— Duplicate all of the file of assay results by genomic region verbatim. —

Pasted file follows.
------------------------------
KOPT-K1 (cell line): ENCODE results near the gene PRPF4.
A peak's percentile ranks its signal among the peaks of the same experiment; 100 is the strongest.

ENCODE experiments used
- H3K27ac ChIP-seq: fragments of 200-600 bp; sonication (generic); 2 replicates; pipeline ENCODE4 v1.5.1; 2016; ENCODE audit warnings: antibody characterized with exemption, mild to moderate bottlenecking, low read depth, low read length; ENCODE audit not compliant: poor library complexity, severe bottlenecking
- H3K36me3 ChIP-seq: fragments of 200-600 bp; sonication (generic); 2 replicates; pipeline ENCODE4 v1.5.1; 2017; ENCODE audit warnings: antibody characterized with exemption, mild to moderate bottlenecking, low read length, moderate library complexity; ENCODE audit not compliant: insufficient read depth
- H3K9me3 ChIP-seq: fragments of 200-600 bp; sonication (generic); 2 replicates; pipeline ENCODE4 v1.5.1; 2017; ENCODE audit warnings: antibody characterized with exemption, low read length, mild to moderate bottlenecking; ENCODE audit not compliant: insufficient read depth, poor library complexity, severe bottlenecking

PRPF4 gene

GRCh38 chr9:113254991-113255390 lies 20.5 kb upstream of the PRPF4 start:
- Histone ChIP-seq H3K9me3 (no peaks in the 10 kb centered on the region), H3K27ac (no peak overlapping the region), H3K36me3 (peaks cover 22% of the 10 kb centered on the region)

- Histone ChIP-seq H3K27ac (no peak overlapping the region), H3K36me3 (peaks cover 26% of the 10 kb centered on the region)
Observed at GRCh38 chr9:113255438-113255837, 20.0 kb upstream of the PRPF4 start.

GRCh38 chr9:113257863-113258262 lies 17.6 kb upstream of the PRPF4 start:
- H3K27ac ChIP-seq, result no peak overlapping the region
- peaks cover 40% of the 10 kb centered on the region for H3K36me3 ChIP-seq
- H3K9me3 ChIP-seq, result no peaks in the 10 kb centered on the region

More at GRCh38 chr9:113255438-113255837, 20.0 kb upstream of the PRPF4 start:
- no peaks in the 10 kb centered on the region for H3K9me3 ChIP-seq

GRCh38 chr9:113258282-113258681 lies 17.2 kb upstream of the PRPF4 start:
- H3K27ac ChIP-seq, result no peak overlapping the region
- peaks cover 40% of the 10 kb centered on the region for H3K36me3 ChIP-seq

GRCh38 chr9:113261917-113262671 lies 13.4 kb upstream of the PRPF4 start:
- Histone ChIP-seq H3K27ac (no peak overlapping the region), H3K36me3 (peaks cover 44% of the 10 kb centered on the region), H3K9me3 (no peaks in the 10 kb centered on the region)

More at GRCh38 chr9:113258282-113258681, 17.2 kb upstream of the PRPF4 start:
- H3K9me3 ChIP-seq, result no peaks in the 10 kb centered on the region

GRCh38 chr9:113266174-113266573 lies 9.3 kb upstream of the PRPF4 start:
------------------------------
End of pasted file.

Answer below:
KOPT-K1 (cell line): ENCODE results near the gene PRPF4.
A peak's percentile ranks its signal among the peaks of the same experiment; 100 is the strongest.

ENCODE experiments used
- H3K27ac ChIP-seq: fragments of 200-600 bp; sonication (generic); 2 replicates; pipeline ENCODE4 v1.5.1; 2016; ENCODE audit warnings: antibody characterized with exemption, mild to moderate bottlenecking, low read depth, low read length; ENCODE audit not compliant: poor library complexity, severe bottlenecking
- H3K36me3 ChIP-seq: fragments of 200-600 bp; sonication (generic); 2 replicates; pipeline ENCODE4 v1.5.1; 2017; ENCODE audit warnings: antibody characterized with exemption, mild to moderate bottlenecking, low read length, moderate library complexity; ENCODE audit not compliant: insufficient read depth
- H3K9me3 ChIP-seq: fragments of 200-600 bp; sonication (generic); 2 replicates; pipeline ENCODE4 v1.5.1; 2017; ENCODE audit warnings: antibody characterized with exemption, low read length, mild to moderate bottlenecking; ENCODE audit not compliant: insufficient read depth, poor library complexity, severe bottlenecking

PRPF4 gene

GRCh38 chr9:113254991-113255390 lies 20.5 kb upstream of the PRPF4 start:
- Histone ChIP-seq H3K9me3 (no peaks in the 10 kb centered on the region), H3K27ac (no peak overlapping the region), H3K36me3 (peaks cover 22% of the 10 kb centered on the region)

- Histone ChIP-seq H3K27ac (no peak overlapping the region), H3K36me3 (peaks cover 26% of the 10 kb centered on the region)
Observed at GRCh38 chr9:113255438-113255837, 20.0 kb upstream of the PRPF4 start.

GRCh38 chr9:113257863-113258262 lies 17.6 kb upstream of the PRPF4 start:
- H3K27ac ChIP-seq, result no peak overlapping the region
- peaks cover 40% of the 10 kb centered on the region for H3K36me3 ChIP-seq
- H3K9me3 ChIP-seq, result no peaks in the 10 kb centered on the region

More at GRCh38 chr9:113255438-113255837, 20.0 kb upstream of the PRPF4 start:
- no peaks in the 10 kb centered on the region for H3K9me3 ChIP-seq

GRCh38 chr9:113258282-113258681 lies 17.2 kb upstream of the PRPF4 start:
- H3K27ac ChIP-seq, result no peak overlapping the region
- peaks cover 40% of the 10 kb centered on the region for H3K36me3 ChIP-seq

GRCh38 chr9:113261917-113262671 lies 13.4 kb upstream of the PRPF4 start:
- Histone ChIP-seq H3K27ac (no peak overlapping the region), H3K36me3 (peaks cover 44% of the 10 kb centered on the region), H3K9me3 (no peaks in the 10 kb centered on the region)

More at GRCh38 chr9:113258282-113258681, 17.2 kb upstream of the PRPF4 start:
- H3K9me3 ChIP-seq, result no peaks in the 10 kb centered on the region

GRCh38 chr9:113266174-113266573 lies 9.3 kb upstream of the PRPF4 start: